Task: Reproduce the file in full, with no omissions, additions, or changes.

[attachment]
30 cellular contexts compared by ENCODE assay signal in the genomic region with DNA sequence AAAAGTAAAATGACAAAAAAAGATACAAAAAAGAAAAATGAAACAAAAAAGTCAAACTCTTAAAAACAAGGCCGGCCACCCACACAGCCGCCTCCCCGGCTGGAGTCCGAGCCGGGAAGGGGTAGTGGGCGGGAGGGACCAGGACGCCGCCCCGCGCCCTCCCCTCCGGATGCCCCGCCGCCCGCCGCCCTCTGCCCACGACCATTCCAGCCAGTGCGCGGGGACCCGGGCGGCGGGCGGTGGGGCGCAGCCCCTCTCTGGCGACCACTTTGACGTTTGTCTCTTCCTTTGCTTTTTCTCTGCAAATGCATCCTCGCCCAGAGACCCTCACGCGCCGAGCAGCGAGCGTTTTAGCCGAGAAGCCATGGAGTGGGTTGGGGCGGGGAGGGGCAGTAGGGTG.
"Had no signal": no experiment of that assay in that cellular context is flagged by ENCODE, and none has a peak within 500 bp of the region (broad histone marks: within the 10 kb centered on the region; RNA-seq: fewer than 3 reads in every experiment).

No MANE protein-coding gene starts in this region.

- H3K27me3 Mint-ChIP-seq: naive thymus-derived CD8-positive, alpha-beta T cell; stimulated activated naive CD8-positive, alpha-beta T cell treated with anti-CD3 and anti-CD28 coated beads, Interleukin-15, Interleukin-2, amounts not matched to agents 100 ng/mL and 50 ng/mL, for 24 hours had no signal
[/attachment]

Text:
30 cellular contexts compared by ENCODE assay signal in the genomic region with DNA sequence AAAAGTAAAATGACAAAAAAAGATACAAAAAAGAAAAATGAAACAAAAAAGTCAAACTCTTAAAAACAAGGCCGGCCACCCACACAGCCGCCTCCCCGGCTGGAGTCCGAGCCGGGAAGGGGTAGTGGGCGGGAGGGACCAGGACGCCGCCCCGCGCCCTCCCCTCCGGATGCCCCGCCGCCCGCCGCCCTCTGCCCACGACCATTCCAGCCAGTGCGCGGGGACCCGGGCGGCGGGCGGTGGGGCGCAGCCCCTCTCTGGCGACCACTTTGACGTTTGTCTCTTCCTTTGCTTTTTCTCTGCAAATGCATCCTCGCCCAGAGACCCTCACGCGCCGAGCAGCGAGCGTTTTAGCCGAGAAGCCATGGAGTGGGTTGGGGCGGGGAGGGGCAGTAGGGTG.
"Had no signal": no experiment of that assay in that cellular context is flagged by ENCODE, and none has a peak within 500 bp of the region (broad histone marks: within the 10 kb centered on the region; RNA-seq: fewer than 3 reads in every experiment).

No MANE protein-coding gene starts in this region.

- H3K27me3 Mint-ChIP-seq: naive thymus-derived CD8-positive, alpha-beta T cell; stimulated activated naive CD8-positive, alpha-beta T cell treated with anti-CD3 and anti-CD28 coated beads, Interleukin-15, Interleukin-2, amounts not matched to agents 100 ng/mL and 50 ng/mL, for 24 hours had no signal